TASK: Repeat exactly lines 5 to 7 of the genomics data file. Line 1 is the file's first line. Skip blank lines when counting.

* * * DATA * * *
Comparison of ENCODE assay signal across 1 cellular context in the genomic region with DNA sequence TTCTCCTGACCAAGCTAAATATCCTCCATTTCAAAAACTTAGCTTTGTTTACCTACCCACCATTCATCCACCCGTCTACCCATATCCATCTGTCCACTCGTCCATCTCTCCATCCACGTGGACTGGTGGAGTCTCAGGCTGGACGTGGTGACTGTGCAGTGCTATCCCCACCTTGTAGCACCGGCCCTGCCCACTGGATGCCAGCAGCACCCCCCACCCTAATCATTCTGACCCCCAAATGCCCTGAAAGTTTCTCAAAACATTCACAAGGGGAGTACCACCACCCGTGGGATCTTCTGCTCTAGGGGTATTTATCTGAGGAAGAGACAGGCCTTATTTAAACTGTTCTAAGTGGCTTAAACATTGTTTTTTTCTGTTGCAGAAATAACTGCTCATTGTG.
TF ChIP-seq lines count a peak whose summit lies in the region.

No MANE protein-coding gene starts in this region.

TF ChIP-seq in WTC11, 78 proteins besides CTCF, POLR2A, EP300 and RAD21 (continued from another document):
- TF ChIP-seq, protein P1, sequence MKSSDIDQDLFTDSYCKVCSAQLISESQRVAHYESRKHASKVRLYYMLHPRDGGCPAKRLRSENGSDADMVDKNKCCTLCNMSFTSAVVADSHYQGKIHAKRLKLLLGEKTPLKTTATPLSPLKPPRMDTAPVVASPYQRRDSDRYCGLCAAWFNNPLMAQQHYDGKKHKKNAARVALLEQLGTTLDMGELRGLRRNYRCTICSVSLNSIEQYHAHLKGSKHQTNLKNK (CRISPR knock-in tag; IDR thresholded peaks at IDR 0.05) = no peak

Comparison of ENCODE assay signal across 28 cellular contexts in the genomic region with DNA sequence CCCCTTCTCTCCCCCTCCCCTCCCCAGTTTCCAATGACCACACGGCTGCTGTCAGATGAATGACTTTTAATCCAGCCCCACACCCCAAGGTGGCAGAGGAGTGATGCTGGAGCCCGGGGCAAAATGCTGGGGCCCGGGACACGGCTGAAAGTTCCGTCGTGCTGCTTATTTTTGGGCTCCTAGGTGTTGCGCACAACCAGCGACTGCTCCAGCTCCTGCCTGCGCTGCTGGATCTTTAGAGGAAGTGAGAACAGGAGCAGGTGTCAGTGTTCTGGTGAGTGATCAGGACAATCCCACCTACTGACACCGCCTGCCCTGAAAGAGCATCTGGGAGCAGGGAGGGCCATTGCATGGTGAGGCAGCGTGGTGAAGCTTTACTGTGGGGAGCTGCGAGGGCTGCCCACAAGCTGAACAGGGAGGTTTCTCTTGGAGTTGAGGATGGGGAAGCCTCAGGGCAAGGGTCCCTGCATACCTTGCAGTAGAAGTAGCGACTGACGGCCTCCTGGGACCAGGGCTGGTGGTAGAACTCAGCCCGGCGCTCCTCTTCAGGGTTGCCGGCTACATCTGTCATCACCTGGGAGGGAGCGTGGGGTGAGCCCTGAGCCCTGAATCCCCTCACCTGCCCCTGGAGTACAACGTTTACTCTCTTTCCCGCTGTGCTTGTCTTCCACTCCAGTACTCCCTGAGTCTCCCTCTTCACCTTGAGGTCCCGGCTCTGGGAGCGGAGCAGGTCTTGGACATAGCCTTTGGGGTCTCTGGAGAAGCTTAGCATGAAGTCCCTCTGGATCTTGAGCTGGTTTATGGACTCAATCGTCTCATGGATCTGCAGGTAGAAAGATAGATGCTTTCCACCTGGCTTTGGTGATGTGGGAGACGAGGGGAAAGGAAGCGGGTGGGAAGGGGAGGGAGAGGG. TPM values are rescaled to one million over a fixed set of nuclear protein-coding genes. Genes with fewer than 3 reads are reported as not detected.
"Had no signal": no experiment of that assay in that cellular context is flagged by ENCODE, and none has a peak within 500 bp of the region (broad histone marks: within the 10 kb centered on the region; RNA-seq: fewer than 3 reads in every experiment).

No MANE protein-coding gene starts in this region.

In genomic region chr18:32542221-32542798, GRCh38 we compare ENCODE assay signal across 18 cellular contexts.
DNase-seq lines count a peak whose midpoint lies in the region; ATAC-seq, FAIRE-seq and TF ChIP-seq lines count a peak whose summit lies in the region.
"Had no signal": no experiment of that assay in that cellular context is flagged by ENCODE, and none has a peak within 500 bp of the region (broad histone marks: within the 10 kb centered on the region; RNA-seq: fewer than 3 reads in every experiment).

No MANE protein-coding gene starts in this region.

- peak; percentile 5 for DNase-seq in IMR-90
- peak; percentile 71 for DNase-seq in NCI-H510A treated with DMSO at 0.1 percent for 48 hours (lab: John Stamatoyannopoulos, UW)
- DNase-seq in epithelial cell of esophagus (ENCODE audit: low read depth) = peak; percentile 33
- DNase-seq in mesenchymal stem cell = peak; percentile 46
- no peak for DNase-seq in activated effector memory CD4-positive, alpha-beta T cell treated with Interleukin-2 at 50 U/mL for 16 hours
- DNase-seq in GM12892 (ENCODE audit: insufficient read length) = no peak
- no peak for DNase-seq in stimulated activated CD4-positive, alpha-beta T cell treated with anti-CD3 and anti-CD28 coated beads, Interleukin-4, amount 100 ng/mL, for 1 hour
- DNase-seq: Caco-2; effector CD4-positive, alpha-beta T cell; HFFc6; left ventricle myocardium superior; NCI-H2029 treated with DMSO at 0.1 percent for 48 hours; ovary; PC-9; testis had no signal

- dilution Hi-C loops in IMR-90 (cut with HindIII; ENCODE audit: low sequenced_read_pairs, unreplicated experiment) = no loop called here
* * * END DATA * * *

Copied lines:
- TF ChIP-seq, protein P1, sequence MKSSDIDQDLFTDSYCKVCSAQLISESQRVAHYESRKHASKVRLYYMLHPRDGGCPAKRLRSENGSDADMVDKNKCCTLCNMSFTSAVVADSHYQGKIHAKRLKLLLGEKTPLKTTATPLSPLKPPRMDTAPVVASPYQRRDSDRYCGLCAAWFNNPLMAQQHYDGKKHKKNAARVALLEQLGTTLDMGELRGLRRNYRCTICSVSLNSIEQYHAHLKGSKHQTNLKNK (CRISPR knock-in tag; IDR thresholded peaks at IDR 0.05) = no peak

Comparison of ENCODE assay signal across 28 cellular contexts in the genomic region with DNA sequence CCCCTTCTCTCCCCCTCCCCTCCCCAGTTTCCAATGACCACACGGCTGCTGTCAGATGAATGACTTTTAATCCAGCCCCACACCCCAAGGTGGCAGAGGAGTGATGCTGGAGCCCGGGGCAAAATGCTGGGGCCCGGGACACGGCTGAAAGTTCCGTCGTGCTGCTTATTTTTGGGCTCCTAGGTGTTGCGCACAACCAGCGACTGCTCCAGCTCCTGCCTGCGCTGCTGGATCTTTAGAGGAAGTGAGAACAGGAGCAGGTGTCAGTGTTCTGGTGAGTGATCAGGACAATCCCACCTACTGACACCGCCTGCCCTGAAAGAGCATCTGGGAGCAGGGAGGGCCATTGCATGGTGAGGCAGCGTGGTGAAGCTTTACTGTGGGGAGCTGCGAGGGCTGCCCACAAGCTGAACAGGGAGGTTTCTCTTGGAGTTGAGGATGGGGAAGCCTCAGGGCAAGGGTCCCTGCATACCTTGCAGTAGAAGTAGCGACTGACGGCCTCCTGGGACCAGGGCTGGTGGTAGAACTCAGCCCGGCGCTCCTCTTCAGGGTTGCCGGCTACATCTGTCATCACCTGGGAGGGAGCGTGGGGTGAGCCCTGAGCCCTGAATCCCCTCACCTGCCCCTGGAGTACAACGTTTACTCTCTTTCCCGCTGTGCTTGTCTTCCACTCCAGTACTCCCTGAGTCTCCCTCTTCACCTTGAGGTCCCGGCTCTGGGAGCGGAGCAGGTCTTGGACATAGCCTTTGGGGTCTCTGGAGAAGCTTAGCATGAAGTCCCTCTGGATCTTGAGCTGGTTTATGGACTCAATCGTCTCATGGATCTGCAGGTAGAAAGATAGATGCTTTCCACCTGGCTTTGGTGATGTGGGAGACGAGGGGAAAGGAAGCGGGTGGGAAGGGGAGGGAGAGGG. TPM values are rescaled to one million over a fixed set of nuclear protein-coding genes. Genes with fewer than 3 reads are reported as not detected.
"Had no signal": no experiment of that assay in that cellular context is flagged by ENCODE, and none has a peak within 500 bp of the region (broad histone marks: within the 10 kb centered on the region; RNA-seq: fewer than 3 reads in every experiment).